The SMB space is ripe for services delivered through the cloud, but lingering fears over security and data leaks are building a strong case for hybrid cloud model, according to the latest study by AMI Partners.
The report, “Worldwide SMB Cloud Services Study," examines the use of SaaS in the small- and medium-business space, including which applications are gaining the most popularity. Currently, 12 percent of small businesses – about 750,000 – and 24 percent – about 20,000 – of medium businesses are using SaaS. However, 78 percent of small businesses and 31 percent of medium businesses are utilizing a hybrid or SaaS plus on-premise model, mainly because of fears that their data could be compromised in a pure SaaS model.
More than half of U.S. SMBs are considering SaaS as a way to reduce costs and complexity in their IT infrastructure, and about one in five is planning to use SaaS, the report noted. Concerns about the economy are driving the adoption, said AMI Senior Associate Yedda Chew.
“Though cloud computing is seen as the next IT platform, the consideration of SaaS amongst SMBs as the next favorable cost-saving model is expedited by the macro situation we are in today," she said.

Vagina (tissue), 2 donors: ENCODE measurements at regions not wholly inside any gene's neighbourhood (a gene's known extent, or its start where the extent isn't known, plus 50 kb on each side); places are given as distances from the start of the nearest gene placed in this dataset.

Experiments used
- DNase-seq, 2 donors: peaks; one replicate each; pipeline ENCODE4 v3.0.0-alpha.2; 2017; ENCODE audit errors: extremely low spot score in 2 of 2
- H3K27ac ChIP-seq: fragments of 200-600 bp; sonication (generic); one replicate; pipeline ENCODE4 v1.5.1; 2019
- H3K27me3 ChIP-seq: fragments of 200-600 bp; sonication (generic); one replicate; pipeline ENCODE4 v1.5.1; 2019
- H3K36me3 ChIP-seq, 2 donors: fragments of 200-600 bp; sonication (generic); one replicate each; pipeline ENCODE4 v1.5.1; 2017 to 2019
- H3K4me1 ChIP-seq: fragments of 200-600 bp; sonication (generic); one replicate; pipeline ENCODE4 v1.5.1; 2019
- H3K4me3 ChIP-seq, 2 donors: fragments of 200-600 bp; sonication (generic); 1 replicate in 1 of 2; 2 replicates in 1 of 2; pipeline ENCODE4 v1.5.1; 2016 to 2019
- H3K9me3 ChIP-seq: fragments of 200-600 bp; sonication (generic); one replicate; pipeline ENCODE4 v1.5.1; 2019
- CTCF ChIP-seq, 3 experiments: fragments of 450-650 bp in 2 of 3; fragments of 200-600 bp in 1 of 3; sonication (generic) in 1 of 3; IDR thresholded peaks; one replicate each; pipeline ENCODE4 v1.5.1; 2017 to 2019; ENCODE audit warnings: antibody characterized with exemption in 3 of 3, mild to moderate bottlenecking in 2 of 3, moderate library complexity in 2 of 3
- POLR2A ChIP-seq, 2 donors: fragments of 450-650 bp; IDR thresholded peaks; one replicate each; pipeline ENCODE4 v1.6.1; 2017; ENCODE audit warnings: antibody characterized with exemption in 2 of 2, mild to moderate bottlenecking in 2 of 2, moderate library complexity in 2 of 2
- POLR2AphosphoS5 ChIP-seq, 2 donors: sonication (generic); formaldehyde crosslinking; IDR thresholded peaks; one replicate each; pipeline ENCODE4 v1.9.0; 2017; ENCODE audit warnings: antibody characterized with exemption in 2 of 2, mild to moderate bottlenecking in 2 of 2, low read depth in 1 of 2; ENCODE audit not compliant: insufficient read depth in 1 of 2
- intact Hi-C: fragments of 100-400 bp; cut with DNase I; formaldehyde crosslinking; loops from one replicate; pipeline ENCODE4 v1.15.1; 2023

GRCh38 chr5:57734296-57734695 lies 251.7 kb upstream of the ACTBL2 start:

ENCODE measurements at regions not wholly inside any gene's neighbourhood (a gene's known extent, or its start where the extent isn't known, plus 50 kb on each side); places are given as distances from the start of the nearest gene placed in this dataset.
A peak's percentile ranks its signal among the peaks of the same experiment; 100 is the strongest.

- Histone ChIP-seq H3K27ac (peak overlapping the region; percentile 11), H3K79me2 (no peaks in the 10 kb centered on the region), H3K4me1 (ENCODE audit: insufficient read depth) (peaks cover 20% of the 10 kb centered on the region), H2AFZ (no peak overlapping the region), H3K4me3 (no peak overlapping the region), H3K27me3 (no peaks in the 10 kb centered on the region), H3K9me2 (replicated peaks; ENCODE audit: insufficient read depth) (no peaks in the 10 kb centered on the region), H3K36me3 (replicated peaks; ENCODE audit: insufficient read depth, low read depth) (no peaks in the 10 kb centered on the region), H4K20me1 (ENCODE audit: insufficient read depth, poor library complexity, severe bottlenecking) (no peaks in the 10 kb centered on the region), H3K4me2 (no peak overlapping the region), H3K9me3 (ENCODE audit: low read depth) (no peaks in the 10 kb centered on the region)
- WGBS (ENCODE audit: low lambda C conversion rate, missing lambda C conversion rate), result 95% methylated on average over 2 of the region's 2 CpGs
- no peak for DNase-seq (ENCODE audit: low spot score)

In particular, applications that have a direct influence on employee productivity are gaining popularity as SaaS plays, including e-mail, document management and collaboration and security, the report noted. About 134,000 of non-SaaS U.S. SMB users plan to adopt e-mail in the cloud; about 129,000 of non-SaaS U.S. SMB users plan to adopt security in the cloud; and more than 125,000 U.S. SMB users plan to adopt document management and collaboration in the cloud.
The report results highlight the opportunity for the channel to sell cloud-based applications and services, especially in the SMB space. AMI expects global SMB cloud-related spending will reach $95 billion by 2014, with more than 4.2 million SMBs in the United States interested in adopting SaaS.
The AMR report comes weeks after a similar report from IT management software maker Spiceworks, which surveyed 1,500 of its customers about their plans to implement cloud computing. The results showed 14 percent of SMBs are currently using cloud solutions and 10 percent intend to deploy cloud services in the next six months. Similar to the AMR results, the Spiceworks survey revealed that the types of functions most likely to be adopted as cloud services are e-mail at 25 percent, followed by data backup at 16 percent, data storage at 11 percent and security at 8 percent.